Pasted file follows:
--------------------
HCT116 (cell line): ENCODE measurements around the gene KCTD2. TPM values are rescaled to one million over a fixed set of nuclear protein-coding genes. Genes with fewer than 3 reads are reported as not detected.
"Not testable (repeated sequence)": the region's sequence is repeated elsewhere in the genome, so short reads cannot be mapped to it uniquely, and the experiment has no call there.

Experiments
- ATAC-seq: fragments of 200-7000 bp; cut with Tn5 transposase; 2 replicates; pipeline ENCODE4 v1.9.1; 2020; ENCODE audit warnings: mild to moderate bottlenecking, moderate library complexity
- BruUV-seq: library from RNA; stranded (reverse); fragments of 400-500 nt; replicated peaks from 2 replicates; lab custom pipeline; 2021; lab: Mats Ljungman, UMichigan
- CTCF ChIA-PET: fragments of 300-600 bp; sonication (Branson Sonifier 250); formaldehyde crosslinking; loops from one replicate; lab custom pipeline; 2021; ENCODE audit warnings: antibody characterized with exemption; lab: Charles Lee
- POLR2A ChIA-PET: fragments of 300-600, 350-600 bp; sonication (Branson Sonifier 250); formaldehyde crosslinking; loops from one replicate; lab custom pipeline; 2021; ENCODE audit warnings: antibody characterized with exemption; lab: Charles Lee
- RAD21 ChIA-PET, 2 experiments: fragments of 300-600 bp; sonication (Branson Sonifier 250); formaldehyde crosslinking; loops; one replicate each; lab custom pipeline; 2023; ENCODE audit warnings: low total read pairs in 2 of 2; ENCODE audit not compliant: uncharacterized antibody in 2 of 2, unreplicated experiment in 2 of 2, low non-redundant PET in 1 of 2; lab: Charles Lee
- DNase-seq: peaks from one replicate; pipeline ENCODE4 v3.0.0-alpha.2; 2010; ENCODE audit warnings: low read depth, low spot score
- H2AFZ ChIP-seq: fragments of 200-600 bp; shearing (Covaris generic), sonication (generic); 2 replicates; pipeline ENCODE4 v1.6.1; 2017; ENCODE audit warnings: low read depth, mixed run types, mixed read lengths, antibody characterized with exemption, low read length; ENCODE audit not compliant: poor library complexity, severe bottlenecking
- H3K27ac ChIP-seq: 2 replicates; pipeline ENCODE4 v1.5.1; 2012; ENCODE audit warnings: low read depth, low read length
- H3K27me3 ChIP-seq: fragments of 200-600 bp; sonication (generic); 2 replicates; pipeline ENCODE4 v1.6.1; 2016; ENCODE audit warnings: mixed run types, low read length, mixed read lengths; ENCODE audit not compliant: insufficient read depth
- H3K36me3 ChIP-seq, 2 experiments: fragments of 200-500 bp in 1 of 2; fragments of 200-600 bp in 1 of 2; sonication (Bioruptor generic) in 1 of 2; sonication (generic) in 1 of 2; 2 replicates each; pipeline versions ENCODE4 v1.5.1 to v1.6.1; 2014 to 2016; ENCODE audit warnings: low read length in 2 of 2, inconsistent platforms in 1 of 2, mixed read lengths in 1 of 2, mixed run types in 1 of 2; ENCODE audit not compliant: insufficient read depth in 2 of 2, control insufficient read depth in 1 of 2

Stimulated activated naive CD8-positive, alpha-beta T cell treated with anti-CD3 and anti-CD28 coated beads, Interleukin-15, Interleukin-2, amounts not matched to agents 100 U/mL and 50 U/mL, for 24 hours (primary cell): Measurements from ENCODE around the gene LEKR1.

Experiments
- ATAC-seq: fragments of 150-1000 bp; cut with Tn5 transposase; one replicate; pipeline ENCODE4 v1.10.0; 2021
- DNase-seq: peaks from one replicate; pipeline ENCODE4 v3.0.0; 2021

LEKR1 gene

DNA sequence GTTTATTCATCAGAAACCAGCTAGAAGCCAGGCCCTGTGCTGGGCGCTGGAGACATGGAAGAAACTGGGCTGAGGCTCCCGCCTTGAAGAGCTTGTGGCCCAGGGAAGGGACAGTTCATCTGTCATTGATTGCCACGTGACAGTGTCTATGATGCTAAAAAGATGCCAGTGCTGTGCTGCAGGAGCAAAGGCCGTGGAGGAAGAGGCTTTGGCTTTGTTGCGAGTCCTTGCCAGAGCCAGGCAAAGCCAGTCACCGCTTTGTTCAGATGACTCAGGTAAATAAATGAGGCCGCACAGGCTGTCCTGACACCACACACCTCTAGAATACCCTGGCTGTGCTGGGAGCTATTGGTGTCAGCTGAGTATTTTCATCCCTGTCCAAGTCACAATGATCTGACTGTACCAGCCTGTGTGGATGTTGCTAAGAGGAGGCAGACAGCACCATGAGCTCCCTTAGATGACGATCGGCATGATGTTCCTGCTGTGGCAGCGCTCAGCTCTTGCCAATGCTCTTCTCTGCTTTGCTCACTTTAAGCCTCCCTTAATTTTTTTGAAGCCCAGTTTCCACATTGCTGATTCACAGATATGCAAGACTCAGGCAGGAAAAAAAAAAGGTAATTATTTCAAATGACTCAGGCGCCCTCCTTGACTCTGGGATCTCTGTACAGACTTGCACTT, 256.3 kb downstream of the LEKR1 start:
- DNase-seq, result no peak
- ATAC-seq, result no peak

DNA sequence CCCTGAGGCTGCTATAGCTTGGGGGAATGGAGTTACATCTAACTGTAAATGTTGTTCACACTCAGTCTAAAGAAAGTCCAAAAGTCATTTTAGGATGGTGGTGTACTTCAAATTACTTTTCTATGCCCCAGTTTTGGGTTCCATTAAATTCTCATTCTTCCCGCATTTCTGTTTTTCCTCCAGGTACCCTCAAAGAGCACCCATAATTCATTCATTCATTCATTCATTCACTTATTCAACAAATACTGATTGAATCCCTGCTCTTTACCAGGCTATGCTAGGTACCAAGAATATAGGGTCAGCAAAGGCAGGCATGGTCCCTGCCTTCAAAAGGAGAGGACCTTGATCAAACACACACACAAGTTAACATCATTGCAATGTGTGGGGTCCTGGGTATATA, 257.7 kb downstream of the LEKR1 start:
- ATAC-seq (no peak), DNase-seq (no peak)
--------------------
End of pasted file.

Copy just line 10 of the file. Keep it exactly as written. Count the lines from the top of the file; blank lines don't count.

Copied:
- H2AFZ ChIP-seq: fragments of 200-600 bp; shearing (Covaris generic), sonication (generic); 2 replicates; pipeline ENCODE4 v1.6.1; 2017; ENCODE audit warnings: low read depth, mixed run types, mixed read lengths, antibody characterized with exemption, low read length; ENCODE audit not compliant: poor library complexity, severe bottlenecking